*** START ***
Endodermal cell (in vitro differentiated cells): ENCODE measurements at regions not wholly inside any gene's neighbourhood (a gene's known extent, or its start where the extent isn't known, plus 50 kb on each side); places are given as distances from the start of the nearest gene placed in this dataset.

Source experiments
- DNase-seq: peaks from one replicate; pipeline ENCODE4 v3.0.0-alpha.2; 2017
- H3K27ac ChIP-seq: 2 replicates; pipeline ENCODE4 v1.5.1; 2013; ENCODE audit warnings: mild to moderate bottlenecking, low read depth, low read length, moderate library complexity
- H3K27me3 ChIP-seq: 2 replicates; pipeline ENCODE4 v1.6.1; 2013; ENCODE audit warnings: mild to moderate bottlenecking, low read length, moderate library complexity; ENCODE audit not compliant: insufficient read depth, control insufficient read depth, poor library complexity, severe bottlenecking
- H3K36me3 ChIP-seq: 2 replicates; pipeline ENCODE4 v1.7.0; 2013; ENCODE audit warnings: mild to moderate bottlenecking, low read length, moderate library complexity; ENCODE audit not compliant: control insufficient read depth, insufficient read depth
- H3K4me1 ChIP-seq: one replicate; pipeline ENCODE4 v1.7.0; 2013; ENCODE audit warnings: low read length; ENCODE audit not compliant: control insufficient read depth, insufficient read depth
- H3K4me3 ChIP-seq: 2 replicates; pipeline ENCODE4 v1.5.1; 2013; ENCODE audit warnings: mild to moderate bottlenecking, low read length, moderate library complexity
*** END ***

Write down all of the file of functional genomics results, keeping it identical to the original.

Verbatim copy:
Endodermal cell (in vitro differentiated cells): ENCODE measurements at regions not wholly inside any gene's neighbourhood (a gene's known extent, or its start where the extent isn't known, plus 50 kb on each side); places are given as distances from the start of the nearest gene placed in this dataset.

Source experiments
- DNase-seq: peaks from one replicate; pipeline ENCODE4 v3.0.0-alpha.2; 2017
- H3K27ac ChIP-seq: 2 replicates; pipeline ENCODE4 v1.5.1; 2013; ENCODE audit warnings: mild to moderate bottlenecking, low read depth, low read length, moderate library complexity
- H3K27me3 ChIP-seq: 2 replicates; pipeline ENCODE4 v1.6.1; 2013; ENCODE audit warnings: mild to moderate bottlenecking, low read length, moderate library complexity; ENCODE audit not compliant: insufficient read depth, control insufficient read depth, poor library complexity, severe bottlenecking
- H3K36me3 ChIP-seq: 2 replicates; pipeline ENCODE4 v1.7.0; 2013; ENCODE audit warnings: mild to moderate bottlenecking, low read length, moderate library complexity; ENCODE audit not compliant: control insufficient read depth, insufficient read depth
- H3K4me1 ChIP-seq: one replicate; pipeline ENCODE4 v1.7.0; 2013; ENCODE audit warnings: low read length; ENCODE audit not compliant: control insufficient read depth, insufficient read depth
- H3K4me3 ChIP-seq: 2 replicates; pipeline ENCODE4 v1.5.1; 2013; ENCODE audit warnings: mild to moderate bottlenecking, low read length, moderate library complexity